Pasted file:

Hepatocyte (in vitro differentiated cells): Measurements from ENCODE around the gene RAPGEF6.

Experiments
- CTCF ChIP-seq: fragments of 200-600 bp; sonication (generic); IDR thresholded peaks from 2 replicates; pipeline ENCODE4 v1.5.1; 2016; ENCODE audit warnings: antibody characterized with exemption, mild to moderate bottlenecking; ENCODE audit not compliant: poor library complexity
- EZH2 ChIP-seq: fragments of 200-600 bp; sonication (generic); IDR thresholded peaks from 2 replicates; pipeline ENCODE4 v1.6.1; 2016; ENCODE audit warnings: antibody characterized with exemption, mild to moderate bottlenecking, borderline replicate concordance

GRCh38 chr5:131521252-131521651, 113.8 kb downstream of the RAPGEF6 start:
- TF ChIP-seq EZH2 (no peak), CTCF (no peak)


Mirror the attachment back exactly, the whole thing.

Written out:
Hepatocyte (in vitro differentiated cells): Measurements from ENCODE around the gene RAPGEF6.

Experiments
- CTCF ChIP-seq: fragments of 200-600 bp; sonication (generic); IDR thresholded peaks from 2 replicates; pipeline ENCODE4 v1.5.1; 2016; ENCODE audit warnings: antibody characterized with exemption, mild to moderate bottlenecking; ENCODE audit not compliant: poor library complexity
- EZH2 ChIP-seq: fragments of 200-600 bp; sonication (generic); IDR thresholded peaks from 2 replicates; pipeline ENCODE4 v1.6.1; 2016; ENCODE audit warnings: antibody characterized with exemption, mild to moderate bottlenecking, borderline replicate concordance

GRCh38 chr5:131521252-131521651, 113.8 kb downstream of the RAPGEF6 start:
- TF ChIP-seq EZH2 (no peak), CTCF (no peak)